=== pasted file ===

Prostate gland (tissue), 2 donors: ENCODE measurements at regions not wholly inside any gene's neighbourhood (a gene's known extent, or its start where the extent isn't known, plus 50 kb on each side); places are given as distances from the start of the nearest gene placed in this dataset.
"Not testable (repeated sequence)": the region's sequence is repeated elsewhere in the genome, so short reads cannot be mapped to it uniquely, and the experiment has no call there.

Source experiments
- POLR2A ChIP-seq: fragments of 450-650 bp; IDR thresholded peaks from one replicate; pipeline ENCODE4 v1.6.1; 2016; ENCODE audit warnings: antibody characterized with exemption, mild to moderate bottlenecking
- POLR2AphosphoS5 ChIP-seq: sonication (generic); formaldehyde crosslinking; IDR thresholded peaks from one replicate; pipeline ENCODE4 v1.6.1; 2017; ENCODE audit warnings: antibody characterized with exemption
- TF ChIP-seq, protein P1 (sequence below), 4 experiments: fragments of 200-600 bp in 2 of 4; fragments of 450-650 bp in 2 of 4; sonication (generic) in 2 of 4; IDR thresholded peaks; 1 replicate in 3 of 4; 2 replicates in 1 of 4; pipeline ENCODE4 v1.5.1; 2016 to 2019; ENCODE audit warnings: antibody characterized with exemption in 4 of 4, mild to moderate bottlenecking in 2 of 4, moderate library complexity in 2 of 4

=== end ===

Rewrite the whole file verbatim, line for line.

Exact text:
Prostate gland (tissue), 2 donors: ENCODE measurements at regions not wholly inside any gene's neighbourhood (a gene's known extent, or its start where the extent isn't known, plus 50 kb on each side); places are given as distances from the start of the nearest gene placed in this dataset.
"Not testable (repeated sequence)": the region's sequence is repeated elsewhere in the genome, so short reads cannot be mapped to it uniquely, and the experiment has no call there.

Source experiments
- POLR2A ChIP-seq: fragments of 450-650 bp; IDR thresholded peaks from one replicate; pipeline ENCODE4 v1.6.1; 2016; ENCODE audit warnings: antibody characterized with exemption, mild to moderate bottlenecking
- POLR2AphosphoS5 ChIP-seq: sonication (generic); formaldehyde crosslinking; IDR thresholded peaks from one replicate; pipeline ENCODE4 v1.6.1; 2017; ENCODE audit warnings: antibody characterized with exemption
- TF ChIP-seq, protein P1 (sequence below), 4 experiments: fragments of 200-600 bp in 2 of 4; fragments of 450-650 bp in 2 of 4; sonication (generic) in 2 of 4; IDR thresholded peaks; 1 replicate in 3 of 4; 2 replicates in 1 of 4; pipeline ENCODE4 v1.5.1; 2016 to 2019; ENCODE audit warnings: antibody characterized with exemption in 4 of 4, mild to moderate bottlenecking in 2 of 4, moderate library complexity in 2 of 4